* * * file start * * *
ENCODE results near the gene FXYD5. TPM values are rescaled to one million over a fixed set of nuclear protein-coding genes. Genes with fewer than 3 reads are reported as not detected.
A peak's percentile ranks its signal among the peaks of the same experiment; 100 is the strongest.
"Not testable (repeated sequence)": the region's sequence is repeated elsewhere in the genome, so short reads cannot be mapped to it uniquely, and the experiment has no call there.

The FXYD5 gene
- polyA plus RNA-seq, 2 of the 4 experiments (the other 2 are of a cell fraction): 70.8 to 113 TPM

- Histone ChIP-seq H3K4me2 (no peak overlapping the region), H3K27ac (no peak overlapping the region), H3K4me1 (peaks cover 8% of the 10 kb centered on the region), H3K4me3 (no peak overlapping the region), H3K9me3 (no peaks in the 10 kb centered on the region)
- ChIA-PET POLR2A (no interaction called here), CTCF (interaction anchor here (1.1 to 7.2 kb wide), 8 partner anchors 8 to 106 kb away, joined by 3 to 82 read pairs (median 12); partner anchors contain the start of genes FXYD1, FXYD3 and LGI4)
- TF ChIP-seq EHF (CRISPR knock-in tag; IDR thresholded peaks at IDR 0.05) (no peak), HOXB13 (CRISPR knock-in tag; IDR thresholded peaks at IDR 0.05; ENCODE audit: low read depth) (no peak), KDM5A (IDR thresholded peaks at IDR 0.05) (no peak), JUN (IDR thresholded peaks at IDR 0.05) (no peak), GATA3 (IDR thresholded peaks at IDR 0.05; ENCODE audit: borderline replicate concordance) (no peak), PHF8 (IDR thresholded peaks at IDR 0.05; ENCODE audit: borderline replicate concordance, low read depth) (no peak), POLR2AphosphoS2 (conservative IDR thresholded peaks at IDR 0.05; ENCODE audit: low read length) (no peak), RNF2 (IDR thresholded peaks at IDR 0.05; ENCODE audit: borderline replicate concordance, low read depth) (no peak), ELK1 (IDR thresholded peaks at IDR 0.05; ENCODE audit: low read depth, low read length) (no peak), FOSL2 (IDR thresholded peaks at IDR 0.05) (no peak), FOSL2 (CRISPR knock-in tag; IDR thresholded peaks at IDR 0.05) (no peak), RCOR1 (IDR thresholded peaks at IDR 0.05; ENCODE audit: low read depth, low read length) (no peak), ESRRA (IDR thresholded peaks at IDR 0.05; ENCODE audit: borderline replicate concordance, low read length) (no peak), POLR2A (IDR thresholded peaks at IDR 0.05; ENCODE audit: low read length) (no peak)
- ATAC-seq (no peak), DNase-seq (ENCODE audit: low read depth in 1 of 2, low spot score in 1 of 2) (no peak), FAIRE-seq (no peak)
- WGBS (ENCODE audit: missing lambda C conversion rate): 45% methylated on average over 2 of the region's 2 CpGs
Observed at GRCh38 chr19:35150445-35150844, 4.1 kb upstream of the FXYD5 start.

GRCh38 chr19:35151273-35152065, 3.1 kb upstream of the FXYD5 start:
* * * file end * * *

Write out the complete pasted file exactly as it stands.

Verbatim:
ENCODE results near the gene FXYD5. TPM values are rescaled to one million over a fixed set of nuclear protein-coding genes. Genes with fewer than 3 reads are reported as not detected.
A peak's percentile ranks its signal among the peaks of the same experiment; 100 is the strongest.
"Not testable (repeated sequence)": the region's sequence is repeated elsewhere in the genome, so short reads cannot be mapped to it uniquely, and the experiment has no call there.

The FXYD5 gene
- polyA plus RNA-seq, 2 of the 4 experiments (the other 2 are of a cell fraction): 70.8 to 113 TPM

- Histone ChIP-seq H3K4me2 (no peak overlapping the region), H3K27ac (no peak overlapping the region), H3K4me1 (peaks cover 8% of the 10 kb centered on the region), H3K4me3 (no peak overlapping the region), H3K9me3 (no peaks in the 10 kb centered on the region)
- ChIA-PET POLR2A (no interaction called here), CTCF (interaction anchor here (1.1 to 7.2 kb wide), 8 partner anchors 8 to 106 kb away, joined by 3 to 82 read pairs (median 12); partner anchors contain the start of genes FXYD1, FXYD3 and LGI4)
- TF ChIP-seq EHF (CRISPR knock-in tag; IDR thresholded peaks at IDR 0.05) (no peak), HOXB13 (CRISPR knock-in tag; IDR thresholded peaks at IDR 0.05; ENCODE audit: low read depth) (no peak), KDM5A (IDR thresholded peaks at IDR 0.05) (no peak), JUN (IDR thresholded peaks at IDR 0.05) (no peak), GATA3 (IDR thresholded peaks at IDR 0.05; ENCODE audit: borderline replicate concordance) (no peak), PHF8 (IDR thresholded peaks at IDR 0.05; ENCODE audit: borderline replicate concordance, low read depth) (no peak), POLR2AphosphoS2 (conservative IDR thresholded peaks at IDR 0.05; ENCODE audit: low read length) (no peak), RNF2 (IDR thresholded peaks at IDR 0.05; ENCODE audit: borderline replicate concordance, low read depth) (no peak), ELK1 (IDR thresholded peaks at IDR 0.05; ENCODE audit: low read depth, low read length) (no peak), FOSL2 (IDR thresholded peaks at IDR 0.05) (no peak), FOSL2 (CRISPR knock-in tag; IDR thresholded peaks at IDR 0.05) (no peak), RCOR1 (IDR thresholded peaks at IDR 0.05; ENCODE audit: low read depth, low read length) (no peak), ESRRA (IDR thresholded peaks at IDR 0.05; ENCODE audit: borderline replicate concordance, low read length) (no peak), POLR2A (IDR thresholded peaks at IDR 0.05; ENCODE audit: low read length) (no peak)
- ATAC-seq (no peak), DNase-seq (ENCODE audit: low read depth in 1 of 2, low spot score in 1 of 2) (no peak), FAIRE-seq (no peak)
- WGBS (ENCODE audit: missing lambda C conversion rate): 45% methylated on average over 2 of the region's 2 CpGs
Observed at GRCh38 chr19:35150445-35150844, 4.1 kb upstream of the FXYD5 start.

GRCh38 chr19:35151273-35152065, 3.1 kb upstream of the FXYD5 start: